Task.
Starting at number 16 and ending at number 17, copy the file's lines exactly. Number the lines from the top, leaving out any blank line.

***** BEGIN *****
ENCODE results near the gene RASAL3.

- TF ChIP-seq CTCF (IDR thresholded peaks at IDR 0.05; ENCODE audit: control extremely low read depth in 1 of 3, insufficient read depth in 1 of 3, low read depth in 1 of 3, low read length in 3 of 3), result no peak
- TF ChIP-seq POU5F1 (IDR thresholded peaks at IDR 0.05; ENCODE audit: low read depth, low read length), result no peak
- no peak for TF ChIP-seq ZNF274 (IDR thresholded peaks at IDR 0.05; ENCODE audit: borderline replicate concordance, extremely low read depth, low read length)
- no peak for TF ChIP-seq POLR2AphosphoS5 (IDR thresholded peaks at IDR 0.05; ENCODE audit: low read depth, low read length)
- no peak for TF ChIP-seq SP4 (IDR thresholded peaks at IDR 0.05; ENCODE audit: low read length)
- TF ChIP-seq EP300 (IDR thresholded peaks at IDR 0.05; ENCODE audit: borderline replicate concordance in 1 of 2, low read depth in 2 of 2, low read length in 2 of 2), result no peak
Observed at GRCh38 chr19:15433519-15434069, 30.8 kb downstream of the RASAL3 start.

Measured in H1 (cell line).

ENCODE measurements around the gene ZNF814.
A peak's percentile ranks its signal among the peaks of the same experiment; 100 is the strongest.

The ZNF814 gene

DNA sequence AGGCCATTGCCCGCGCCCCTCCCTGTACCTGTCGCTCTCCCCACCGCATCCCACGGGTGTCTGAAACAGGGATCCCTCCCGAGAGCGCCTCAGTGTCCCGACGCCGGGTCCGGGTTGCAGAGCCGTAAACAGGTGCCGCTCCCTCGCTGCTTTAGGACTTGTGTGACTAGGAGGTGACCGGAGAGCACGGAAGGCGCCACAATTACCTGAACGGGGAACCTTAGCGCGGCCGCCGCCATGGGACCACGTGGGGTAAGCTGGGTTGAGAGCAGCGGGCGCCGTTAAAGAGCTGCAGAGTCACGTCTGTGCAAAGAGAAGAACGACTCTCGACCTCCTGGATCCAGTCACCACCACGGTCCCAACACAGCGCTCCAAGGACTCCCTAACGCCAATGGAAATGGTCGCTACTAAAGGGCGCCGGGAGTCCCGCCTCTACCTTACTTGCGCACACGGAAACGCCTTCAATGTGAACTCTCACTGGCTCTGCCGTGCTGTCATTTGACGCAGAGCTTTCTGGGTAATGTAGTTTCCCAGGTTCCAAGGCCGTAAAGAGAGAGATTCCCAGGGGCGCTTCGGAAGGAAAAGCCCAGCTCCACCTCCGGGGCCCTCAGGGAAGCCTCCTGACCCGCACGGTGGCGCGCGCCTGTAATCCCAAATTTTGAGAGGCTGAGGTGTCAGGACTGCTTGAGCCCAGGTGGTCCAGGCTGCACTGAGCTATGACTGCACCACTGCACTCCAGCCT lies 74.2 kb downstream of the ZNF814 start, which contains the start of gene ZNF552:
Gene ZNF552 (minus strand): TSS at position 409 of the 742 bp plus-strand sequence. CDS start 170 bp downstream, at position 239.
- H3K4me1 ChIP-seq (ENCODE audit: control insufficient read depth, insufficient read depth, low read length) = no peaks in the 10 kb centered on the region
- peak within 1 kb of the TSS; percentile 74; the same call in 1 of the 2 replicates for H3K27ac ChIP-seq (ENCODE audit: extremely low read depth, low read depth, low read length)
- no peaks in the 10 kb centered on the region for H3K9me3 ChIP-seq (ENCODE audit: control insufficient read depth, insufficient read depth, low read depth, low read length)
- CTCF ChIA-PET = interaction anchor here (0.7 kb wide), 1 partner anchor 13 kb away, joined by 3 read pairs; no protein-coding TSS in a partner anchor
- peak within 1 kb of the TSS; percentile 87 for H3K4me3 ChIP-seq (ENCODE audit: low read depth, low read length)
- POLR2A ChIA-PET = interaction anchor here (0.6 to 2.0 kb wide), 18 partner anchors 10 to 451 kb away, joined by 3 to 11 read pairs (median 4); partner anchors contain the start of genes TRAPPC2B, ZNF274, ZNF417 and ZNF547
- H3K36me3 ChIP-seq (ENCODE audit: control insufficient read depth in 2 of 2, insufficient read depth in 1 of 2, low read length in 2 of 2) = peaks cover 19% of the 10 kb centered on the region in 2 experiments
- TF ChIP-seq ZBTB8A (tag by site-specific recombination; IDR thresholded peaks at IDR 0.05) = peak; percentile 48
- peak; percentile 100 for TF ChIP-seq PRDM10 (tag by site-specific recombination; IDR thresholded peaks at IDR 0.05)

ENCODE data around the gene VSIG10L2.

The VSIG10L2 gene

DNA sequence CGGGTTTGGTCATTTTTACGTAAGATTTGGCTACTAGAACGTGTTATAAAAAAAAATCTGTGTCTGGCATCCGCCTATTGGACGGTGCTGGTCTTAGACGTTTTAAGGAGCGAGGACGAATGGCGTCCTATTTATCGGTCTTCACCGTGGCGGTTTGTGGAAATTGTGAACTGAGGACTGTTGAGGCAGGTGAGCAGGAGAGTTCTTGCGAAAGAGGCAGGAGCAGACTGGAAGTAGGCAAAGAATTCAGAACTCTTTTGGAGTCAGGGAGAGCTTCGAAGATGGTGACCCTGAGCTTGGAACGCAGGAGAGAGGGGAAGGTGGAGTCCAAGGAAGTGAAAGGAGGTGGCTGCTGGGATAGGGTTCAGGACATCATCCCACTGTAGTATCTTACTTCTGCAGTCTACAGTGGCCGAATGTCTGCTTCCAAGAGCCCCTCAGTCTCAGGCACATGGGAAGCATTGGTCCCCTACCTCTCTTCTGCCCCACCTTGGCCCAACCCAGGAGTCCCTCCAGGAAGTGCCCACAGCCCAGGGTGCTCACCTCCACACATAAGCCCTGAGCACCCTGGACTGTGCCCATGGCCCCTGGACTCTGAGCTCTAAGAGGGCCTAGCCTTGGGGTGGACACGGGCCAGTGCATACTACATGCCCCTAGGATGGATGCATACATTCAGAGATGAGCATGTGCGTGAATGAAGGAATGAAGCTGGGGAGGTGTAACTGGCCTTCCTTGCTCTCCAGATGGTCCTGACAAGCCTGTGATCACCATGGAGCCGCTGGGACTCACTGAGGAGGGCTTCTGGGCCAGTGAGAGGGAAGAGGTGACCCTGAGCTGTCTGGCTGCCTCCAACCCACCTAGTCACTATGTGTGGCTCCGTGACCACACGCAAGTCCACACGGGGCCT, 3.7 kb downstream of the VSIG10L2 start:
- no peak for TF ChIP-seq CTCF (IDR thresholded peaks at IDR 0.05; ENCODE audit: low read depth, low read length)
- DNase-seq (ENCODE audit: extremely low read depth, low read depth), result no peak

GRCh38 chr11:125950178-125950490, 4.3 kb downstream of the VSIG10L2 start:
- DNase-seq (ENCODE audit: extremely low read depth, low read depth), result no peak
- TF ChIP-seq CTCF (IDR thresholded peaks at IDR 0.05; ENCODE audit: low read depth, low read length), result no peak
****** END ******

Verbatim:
- peak within 1 kb of the TSS; percentile 74; the same call in 1 of the 2 replicates for H3K27ac ChIP-seq (ENCODE audit: extremely low read depth, low read depth, low read length)
- no peaks in the 10 kb centered on the region for H3K9me3 ChIP-seq (ENCODE audit: control insufficient read depth, insufficient read depth, low read depth, low read length)